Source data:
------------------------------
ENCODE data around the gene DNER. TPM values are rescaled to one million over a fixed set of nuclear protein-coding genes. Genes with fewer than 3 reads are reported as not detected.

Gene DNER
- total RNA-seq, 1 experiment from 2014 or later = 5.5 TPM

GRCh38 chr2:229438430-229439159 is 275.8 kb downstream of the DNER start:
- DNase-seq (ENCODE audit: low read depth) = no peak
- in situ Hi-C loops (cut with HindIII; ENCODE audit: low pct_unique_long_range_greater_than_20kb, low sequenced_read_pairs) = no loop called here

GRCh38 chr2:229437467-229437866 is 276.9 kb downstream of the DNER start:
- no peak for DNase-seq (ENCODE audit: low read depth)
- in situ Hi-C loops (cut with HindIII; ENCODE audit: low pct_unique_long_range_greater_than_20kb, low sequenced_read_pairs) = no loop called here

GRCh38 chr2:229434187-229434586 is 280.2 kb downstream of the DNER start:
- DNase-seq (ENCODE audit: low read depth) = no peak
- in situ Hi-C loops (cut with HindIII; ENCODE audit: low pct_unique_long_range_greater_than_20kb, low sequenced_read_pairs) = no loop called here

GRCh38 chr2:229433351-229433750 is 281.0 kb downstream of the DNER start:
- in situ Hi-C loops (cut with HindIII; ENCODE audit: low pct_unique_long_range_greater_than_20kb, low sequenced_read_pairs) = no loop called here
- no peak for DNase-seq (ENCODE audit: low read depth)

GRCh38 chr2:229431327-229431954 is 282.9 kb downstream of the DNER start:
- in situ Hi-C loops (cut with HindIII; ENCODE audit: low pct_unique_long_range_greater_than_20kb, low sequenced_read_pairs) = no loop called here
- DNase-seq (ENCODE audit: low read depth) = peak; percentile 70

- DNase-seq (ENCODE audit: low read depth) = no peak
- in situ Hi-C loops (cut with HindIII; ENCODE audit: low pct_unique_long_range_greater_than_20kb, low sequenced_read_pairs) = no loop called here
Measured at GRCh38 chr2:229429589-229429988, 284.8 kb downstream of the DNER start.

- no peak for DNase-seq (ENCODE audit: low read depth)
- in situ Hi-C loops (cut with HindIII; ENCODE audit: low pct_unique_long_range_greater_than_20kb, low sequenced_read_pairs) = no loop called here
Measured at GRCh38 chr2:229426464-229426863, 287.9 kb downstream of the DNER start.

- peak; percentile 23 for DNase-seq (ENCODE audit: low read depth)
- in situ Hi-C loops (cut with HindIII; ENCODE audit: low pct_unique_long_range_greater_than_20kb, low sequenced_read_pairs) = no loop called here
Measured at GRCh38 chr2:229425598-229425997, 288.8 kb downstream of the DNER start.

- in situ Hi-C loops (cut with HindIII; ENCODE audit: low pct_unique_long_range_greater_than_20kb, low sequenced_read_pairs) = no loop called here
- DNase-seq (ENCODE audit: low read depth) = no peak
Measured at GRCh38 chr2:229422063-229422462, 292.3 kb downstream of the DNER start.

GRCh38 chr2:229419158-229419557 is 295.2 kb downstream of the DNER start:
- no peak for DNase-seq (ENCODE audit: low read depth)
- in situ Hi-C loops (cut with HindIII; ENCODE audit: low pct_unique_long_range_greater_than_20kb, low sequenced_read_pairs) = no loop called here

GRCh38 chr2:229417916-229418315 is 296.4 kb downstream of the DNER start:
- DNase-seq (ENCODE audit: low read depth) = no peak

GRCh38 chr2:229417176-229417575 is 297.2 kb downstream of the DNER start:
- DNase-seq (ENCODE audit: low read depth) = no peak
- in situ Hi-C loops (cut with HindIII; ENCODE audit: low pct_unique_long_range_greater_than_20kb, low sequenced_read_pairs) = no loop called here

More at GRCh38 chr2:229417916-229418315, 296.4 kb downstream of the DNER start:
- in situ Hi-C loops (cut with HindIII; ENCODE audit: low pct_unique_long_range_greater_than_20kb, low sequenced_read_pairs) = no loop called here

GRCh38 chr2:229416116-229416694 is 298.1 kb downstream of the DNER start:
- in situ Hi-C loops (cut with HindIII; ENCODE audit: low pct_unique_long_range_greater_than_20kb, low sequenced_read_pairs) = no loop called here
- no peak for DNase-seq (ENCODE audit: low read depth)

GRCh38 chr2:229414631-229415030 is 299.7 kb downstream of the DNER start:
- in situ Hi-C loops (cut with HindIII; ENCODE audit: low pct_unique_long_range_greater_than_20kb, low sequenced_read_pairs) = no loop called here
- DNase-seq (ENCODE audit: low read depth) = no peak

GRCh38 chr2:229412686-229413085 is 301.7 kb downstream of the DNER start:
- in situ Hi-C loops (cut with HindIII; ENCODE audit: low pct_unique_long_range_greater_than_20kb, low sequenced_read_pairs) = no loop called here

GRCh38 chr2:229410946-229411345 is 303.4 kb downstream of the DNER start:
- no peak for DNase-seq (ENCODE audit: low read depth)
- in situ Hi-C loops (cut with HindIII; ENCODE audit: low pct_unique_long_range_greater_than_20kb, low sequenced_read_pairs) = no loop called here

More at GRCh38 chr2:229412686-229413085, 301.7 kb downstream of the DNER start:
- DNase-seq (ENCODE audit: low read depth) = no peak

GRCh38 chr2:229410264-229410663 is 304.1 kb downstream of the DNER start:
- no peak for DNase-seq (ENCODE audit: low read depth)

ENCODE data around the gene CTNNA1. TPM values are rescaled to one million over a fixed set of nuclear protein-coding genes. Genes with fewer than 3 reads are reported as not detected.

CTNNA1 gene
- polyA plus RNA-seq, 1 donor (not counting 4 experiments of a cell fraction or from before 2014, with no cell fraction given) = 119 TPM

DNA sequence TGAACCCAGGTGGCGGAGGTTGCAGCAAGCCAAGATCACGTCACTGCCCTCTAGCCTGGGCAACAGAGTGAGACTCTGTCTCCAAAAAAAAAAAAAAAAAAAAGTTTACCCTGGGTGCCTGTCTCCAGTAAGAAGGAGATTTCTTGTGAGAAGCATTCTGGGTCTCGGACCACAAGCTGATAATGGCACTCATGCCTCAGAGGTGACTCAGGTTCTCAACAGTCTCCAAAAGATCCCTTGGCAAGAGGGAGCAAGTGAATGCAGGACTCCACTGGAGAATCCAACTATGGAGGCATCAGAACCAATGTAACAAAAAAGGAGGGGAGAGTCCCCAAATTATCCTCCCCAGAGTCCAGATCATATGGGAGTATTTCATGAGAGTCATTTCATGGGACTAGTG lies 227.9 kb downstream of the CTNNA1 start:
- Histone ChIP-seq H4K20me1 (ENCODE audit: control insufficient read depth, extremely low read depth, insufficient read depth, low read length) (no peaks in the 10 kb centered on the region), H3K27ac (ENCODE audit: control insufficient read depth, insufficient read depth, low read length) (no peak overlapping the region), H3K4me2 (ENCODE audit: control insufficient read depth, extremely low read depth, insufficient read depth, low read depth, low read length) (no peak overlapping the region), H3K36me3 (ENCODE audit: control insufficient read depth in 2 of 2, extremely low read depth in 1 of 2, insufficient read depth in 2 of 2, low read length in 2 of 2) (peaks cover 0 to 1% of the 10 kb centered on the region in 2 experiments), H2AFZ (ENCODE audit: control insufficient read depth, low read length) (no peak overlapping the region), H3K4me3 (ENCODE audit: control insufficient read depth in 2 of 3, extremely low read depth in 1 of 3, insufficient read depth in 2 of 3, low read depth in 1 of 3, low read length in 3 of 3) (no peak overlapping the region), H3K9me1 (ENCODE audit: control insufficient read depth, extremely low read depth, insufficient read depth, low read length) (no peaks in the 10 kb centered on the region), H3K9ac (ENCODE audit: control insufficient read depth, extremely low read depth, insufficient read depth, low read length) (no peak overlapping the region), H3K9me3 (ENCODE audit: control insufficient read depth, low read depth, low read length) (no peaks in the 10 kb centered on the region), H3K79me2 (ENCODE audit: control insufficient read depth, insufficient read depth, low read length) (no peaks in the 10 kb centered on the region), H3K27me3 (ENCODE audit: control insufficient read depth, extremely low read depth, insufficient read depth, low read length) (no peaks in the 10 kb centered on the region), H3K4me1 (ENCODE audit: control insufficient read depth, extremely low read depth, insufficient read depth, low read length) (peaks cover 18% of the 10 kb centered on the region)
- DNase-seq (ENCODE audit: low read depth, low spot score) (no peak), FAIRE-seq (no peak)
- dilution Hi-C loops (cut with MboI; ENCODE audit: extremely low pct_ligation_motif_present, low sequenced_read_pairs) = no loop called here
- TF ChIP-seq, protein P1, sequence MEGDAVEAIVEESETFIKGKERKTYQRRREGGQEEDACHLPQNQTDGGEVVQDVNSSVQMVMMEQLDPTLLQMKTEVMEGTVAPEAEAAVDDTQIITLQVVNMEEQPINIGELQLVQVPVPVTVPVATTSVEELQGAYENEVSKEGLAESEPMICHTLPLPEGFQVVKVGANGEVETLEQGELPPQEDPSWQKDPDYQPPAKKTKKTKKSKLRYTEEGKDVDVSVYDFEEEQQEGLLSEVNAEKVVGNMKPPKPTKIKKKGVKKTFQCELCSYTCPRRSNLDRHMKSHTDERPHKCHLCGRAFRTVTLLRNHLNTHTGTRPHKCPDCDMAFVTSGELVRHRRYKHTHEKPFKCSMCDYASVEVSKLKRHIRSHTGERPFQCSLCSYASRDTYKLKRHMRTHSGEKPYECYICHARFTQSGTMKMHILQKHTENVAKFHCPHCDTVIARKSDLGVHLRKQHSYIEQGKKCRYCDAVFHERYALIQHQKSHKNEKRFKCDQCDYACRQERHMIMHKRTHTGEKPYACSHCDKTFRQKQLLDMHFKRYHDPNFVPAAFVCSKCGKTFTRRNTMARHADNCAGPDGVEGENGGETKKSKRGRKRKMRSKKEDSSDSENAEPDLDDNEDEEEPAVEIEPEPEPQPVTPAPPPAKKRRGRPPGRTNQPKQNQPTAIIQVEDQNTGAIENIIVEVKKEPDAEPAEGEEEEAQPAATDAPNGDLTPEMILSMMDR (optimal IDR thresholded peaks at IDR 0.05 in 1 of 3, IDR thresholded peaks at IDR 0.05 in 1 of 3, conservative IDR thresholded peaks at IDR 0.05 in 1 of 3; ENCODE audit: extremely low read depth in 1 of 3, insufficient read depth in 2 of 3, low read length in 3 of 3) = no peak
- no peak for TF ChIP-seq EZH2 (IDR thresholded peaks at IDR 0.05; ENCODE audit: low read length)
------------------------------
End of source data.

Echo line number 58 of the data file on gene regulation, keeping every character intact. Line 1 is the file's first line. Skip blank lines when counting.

- polyA plus RNA-seq, 1 donor (not counting 4 experiments of a cell fraction or from before 2014, with no cell fraction given) = 119 TPM